Many aesthetics websites are built around a widely available template design and feature stock images, i.e. royalty-free professional photographs that can be used and reused for commercial design purposes. You may have opted for this approach to keep costs down, deciding that it would be cheaper to use a template design and pay for an annual stock photo subscription than to build a bespoke website or hire a photographer. However if multiple clinics are using the same stock images or website template, it may not be as effective, because the website ends up looking and feeling generic. The decision to have any sort of aesthetics treatment is hugely personal, so a marketing-by-numbers approach that’s the same as the clinic down the road is likely to drive potential patients away. When potential patients view your website, they want to have a sense of what it will be like at your clinic. They want to be able to visualise stepping into the reception, talking to you, and what they will look like post treatment. They want to understand what makes your clinic the right fit for them. One of the ways to achieve this is incorporating video content on your website that contains imagery of your clinic that you can use as a marketing tool to attract potential patients viewing your website.
Feature images of your clinic’s interior and exterior, show your staff giving treatments, and showcase genuine before and after images as it will help people to connect with the reality of your clinic. Ultimately, you want to make a patient feel comfortable the first time they step through your door.
People may find you initially on their mobile phone but, before they decide to go ahead and book a consultation, they’re likely to spend some time on their laptop or desktop carrying out research. An aesthetic treatment isn’t something people take lightly and booking probably won’t be spontaneous. Knowing this, it’s essential to make sure that your website provides an equally excellent experience across all devices and that the desktop user accesses your website information with ease to assist them in choosing your clinic for a treatment. The first step is to view your website on different devices to see how it looks.3 Do the menus display properly? Is your enquiry form visible? Does the content display in a logical, easy to read way? What do the images look like on a large screen as opposed to a mobile screen? If you spot any problems, make it a priority to discuss them with your web developer.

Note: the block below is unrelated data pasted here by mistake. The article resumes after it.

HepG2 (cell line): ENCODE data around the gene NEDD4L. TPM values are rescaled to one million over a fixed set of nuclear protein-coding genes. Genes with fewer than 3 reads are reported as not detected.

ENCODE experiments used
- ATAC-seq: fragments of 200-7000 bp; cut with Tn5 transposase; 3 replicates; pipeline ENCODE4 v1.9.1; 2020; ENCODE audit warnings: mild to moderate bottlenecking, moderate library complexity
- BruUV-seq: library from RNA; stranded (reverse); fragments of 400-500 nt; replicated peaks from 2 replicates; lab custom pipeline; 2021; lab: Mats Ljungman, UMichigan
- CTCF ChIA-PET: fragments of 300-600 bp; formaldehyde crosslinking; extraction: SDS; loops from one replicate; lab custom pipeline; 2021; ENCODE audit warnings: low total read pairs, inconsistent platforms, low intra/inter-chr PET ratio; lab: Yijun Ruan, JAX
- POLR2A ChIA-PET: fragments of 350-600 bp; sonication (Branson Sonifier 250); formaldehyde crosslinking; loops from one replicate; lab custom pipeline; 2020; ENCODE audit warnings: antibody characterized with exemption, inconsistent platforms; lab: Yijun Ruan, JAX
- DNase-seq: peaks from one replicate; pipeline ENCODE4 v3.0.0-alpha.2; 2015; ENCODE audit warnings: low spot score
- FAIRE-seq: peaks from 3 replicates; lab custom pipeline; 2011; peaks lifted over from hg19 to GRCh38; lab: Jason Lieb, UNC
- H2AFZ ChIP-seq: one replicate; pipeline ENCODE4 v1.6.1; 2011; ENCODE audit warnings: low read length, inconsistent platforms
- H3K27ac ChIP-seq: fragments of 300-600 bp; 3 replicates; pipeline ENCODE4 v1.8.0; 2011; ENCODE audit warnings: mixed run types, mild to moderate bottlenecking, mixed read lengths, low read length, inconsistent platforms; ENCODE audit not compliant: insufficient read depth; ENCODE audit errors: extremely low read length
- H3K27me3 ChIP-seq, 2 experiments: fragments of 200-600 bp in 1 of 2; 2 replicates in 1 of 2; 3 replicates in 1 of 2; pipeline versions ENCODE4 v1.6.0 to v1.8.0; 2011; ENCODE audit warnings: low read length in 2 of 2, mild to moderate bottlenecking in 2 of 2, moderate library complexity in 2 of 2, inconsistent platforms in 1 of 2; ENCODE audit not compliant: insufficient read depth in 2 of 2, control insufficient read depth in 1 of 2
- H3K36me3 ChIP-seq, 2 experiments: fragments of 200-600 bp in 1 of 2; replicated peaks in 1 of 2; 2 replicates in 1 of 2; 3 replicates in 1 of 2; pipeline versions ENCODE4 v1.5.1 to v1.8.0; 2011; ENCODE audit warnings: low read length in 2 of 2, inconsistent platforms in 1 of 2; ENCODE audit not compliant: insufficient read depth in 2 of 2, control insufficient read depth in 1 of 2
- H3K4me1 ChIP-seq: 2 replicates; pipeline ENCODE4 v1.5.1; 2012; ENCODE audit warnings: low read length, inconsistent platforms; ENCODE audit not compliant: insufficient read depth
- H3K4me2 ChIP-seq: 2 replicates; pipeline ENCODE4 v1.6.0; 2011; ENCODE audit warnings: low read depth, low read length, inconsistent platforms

Against the General Medical Council’s (GMC’s) guidelines,4 some clinics may still choose to promote time-limited treatment deals on their websites. If you’ve ever received a Groupon or Wowcher email, you’ll see that they’re peppered with aesthetics offers aimed at people who are shopping solely on price. If your website reflects this approach, it could be seriously damaging to your long-term conversion rates, as someone who is seeking the cheapest deal is unlikely to form a long-term relationship with just one clinic. They will most likely go where the next offer takes them. Although this may at times occur in the aesthetics industry, it is important to emphasise that promoting time-limited treatment deals within the aesthetics industry is against GMC guidelines and vehemently discouraged. In my experience, I found that the clinics that concentrate on adding value rather than lowering price are usually more successful in the long run, and so are the websites that communicate this. Instead of talking to your potential patients about the money they might save by coming to you, talk to them about what they will gain.